I’m listening to Pema Chodron’s Getting Unstuck: Breaking Your Habitual
Patterns & Encountering Naked Reality
I joined Audible.com this morning and decided that my first book would be by Pema Chodrön. She’s another gentle, effective teacher.
She was taking about meditation and how we are like children with scabies. They itch. They scratch the itch. The itch gets worse until medical help is required. The child is told to not scratch the itch so they can get better – and they are given medication to help with the itch. Children who desire to get better will do their best to not scratch the itch and take the medication.
I immediately realized that my impulse to eat when I am not hungry is very similar to wanting to scratch an itch – real or imagined. How many times have I successfully kept myself from scratching an itch. Instead I’d breathe through it, distract myself (probably not very Buddhist-like) and eventually the itch would be gone and I’d be better – without the red welts that mark my skin when I scratch it. I’ve done this more often than not – unless it was a mosquito that bit me.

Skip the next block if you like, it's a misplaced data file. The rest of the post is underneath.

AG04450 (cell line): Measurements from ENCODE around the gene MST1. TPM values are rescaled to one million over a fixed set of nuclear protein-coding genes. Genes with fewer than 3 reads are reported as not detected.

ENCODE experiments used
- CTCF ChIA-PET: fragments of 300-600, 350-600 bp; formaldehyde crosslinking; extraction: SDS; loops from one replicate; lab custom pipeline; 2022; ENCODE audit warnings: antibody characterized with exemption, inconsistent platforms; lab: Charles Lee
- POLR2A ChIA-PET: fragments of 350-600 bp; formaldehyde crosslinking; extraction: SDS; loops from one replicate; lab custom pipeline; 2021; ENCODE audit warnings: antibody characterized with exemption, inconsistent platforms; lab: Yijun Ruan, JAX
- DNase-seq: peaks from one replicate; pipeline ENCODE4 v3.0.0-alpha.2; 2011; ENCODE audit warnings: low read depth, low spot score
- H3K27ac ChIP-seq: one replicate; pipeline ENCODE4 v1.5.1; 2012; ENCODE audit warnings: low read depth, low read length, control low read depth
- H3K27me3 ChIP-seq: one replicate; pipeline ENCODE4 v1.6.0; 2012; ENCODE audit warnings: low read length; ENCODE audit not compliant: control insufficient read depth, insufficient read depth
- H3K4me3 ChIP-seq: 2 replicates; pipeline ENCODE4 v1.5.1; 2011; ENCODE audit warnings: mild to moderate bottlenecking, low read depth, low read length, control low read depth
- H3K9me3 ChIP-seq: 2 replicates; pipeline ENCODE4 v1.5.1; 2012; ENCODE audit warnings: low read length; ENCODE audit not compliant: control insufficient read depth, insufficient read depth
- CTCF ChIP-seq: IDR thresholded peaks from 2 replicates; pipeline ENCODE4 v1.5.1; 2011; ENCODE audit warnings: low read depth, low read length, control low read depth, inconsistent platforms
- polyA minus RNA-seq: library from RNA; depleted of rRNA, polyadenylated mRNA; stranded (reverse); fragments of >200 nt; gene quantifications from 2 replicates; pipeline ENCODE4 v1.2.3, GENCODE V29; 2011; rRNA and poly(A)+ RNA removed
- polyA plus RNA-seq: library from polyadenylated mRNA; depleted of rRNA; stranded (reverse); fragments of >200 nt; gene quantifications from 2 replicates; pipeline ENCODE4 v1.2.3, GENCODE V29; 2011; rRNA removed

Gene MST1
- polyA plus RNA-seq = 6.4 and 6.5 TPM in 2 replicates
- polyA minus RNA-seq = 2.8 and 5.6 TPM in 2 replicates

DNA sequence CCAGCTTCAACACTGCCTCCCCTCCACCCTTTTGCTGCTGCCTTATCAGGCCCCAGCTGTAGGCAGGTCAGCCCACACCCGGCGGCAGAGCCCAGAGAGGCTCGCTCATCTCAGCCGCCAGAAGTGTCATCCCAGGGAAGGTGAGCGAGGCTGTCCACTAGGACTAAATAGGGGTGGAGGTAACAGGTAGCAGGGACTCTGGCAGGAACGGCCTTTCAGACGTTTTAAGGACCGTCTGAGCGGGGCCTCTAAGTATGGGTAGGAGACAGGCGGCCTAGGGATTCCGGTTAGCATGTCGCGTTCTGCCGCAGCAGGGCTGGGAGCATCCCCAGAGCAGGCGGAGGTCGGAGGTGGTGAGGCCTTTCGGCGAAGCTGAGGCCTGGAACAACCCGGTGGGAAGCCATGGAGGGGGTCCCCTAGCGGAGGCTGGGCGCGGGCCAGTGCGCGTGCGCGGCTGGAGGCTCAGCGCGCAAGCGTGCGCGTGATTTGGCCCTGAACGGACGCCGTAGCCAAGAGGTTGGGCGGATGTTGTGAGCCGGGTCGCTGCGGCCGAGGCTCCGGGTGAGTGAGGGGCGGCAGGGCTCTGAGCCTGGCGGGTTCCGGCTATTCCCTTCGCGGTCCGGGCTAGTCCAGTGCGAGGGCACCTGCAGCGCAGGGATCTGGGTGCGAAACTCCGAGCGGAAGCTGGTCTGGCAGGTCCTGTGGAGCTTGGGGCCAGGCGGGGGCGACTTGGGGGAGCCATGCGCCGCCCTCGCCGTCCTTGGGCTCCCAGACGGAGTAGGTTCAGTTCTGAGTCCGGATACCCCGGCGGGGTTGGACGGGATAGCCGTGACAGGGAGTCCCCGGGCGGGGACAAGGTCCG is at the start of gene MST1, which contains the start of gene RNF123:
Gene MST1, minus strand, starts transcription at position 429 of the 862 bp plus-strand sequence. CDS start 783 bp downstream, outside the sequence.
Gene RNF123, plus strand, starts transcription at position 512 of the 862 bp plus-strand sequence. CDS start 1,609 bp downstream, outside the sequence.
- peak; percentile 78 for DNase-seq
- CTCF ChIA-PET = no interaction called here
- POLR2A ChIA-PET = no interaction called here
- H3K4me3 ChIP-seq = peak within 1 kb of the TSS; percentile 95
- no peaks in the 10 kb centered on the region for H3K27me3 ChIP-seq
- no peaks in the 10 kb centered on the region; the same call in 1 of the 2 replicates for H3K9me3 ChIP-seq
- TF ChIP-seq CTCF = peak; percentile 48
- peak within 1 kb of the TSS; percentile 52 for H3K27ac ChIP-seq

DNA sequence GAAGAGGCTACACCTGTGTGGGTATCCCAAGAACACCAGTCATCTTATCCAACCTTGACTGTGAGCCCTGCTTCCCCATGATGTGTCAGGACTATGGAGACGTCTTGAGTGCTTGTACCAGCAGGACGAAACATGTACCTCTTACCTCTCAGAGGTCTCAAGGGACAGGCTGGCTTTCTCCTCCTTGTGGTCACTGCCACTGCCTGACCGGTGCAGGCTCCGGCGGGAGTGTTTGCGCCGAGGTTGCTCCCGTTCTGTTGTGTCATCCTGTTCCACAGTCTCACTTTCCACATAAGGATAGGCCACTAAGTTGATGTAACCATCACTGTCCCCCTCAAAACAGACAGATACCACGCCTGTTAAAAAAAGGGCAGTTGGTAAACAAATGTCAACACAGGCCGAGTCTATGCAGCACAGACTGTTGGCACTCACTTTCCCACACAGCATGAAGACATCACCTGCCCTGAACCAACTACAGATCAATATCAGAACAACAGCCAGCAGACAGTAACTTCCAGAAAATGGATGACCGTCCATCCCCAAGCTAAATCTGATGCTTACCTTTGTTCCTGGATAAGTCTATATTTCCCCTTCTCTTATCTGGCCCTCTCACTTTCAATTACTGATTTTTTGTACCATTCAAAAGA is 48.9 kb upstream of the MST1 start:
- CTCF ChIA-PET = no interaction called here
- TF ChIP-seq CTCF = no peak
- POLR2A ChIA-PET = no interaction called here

When I have the impulse to eat when I am not hungry (ie, not bitten by a mosquito), it is because something has made me uncomfortable and I want to change that and my first response to discomfort is to desire food and to act on that desire without thinking. We all know that eating when not hungry is simply a minor distraction from the discomfort. And it often increases the discomfort level by adding guilt and remorse. I KNOW this. I don’t practice it.
So, for this moment, I’m living through the itch. I want to eat, but my hunger level indicates that food is not required by my body. So, I’m living through that itch. When my hunger level reaches the point that I know my body requires nourishment, I will eat. I’m not there yet.